It’s actually Friday and I still don’t really have a thesis.

This week has been overwhelming. I picked a direction for my paper (studying Bach’s Nun Komm der Heiden Heiland) and expected starting research to be so much easier with a more focused, specific topic. WRONG! In the past, I have picked a direction for a paper, begun research, and then changed that direction and formed a thesis based on my findings. This time, however, I am struggling to do successful preliminary research without coming up with a thesis first. There is not a huge amount of scholarship on specific Bach cantatas, and so I have been wondering which elements I should focus on. I could look at the cantata as a genre through Nun Komm, I could focus on Bach and his relationship with this text/motivation for setting it/theological implications through the setting, or I could connect it more to Luther and his adaptation of the Latin Veni redemptor gentium. I have no idea at this point what will be most fruitful, interesting, and relatable to the class. I also wonder if there is some really really really cool lens with which to study the piece that I am just way too tired to think of.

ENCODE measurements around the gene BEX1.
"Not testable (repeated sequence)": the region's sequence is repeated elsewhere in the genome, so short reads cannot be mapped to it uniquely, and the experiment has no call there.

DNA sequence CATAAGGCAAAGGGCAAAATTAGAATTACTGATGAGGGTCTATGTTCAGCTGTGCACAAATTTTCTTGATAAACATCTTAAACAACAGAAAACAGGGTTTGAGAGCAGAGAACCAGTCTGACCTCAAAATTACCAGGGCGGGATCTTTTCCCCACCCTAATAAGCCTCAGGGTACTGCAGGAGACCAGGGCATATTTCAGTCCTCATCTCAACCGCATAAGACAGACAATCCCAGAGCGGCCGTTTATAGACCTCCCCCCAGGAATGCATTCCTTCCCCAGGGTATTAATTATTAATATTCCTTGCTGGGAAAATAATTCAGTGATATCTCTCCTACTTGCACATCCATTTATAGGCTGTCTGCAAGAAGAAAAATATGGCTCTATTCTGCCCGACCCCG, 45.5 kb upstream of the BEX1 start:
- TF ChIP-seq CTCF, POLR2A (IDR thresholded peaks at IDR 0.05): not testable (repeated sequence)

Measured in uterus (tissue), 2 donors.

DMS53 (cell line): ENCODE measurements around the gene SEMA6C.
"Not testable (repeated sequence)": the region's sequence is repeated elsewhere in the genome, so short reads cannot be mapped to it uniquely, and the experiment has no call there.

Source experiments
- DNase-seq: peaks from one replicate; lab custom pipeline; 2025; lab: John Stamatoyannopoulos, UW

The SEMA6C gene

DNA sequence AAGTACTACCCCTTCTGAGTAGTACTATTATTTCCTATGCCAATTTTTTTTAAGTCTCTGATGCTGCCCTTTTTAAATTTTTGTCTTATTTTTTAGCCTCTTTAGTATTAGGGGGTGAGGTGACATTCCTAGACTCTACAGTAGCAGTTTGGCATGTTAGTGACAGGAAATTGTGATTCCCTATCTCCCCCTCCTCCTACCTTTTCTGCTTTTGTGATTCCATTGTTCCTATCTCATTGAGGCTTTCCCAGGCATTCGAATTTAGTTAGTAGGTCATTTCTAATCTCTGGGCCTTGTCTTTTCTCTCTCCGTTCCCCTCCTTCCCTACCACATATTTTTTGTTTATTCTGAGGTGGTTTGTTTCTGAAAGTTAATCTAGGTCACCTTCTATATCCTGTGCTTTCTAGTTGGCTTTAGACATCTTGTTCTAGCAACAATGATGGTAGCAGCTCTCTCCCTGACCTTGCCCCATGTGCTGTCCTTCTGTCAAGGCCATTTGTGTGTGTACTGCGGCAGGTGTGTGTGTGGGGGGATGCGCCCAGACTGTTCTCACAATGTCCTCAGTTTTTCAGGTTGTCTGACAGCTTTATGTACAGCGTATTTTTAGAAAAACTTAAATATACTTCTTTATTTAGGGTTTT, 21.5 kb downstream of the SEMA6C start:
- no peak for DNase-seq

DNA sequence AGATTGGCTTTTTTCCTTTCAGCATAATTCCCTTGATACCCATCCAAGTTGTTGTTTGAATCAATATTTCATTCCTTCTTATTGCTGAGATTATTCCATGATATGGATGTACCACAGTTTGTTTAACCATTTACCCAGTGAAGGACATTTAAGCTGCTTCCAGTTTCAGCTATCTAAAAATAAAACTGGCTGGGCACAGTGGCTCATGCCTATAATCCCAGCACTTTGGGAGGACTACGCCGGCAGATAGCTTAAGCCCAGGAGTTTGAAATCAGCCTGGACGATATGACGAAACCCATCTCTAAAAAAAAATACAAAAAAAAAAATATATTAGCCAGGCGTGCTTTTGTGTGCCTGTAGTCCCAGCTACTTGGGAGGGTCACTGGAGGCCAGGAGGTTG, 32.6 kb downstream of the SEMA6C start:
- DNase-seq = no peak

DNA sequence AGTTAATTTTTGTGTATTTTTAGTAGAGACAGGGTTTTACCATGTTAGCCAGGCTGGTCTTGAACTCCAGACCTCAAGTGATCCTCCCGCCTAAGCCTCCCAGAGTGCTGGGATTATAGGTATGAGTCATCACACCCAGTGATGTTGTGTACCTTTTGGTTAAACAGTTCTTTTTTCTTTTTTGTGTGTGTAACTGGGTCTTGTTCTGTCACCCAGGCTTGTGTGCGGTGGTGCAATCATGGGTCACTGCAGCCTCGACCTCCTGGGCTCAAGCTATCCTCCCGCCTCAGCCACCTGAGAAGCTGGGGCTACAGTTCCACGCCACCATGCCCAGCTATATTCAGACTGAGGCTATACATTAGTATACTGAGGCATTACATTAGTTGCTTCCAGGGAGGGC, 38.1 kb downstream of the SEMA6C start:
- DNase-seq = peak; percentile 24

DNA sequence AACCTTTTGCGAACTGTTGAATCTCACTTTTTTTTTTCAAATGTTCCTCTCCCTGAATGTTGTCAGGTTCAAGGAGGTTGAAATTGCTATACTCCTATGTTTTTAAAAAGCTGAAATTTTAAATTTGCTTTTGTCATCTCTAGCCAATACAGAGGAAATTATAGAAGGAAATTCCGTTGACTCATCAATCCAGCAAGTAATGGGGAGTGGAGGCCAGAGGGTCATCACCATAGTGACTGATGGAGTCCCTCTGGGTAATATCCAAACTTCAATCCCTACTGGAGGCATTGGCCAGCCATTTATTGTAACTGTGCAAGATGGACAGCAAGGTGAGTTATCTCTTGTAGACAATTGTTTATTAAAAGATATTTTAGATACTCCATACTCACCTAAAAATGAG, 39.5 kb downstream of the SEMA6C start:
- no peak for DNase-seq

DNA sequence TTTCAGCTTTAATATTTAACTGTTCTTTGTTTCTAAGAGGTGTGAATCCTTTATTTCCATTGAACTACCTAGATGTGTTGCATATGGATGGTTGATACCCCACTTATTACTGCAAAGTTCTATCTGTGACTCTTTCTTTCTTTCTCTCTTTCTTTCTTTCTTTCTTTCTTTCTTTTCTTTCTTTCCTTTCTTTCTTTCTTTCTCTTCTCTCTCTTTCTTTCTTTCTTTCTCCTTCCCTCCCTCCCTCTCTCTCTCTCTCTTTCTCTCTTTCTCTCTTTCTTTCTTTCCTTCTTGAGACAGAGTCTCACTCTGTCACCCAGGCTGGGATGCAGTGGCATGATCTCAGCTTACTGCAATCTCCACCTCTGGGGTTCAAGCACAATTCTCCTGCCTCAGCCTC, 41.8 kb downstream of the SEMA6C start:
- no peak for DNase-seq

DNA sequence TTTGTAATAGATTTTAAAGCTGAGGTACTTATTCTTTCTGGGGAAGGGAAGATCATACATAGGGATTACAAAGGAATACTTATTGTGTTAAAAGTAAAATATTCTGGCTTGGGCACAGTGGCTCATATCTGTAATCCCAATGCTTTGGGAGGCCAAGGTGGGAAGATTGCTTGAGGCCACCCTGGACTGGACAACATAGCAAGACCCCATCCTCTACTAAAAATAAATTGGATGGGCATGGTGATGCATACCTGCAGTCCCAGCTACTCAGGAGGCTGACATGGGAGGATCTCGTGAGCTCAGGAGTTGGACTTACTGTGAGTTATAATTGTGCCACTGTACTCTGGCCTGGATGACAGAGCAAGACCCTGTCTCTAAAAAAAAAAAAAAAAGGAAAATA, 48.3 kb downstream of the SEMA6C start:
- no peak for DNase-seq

I plan on doing a small amount of research in each of these directions to see what is least overwhelming and most possible/interesting. However, based on my findings about the specific piece, it looks as though most of my argument using Bach’s setting of Nun Komm itself will be my own analysis informed by more contextual and general research.

****EDIT: I can’t believe I didn’t think of this before, but another option is comparing/contrasting Bach’s two settings of Nun Komm der Heiden Heiland and looking at how they evolved differently from Luther’s chorale/the original chant. So I’m going that direction for awhile. Yay.

One thought on “It’s actually Friday and I still don’t really have a thesis.

  1. A comparison makes sense, although it can get kind of big. I’d also encourage you to trust your own analytical skills and not worry about finding scholarship directly on this cantata. How have scholars analyzed *other* cantatas, and how can you apply the same kind of analysis/exegesis to Bach’s? You may find that knowing a little bit about the occasion for the cantata, Bach’s tendencies in setting scripture and other religious texts, and the expressive power of cantatas gives you enough to put forward an original argument about what this cantata means, even if scholars haven’t quite noticed what you notice. Trust your expertise!

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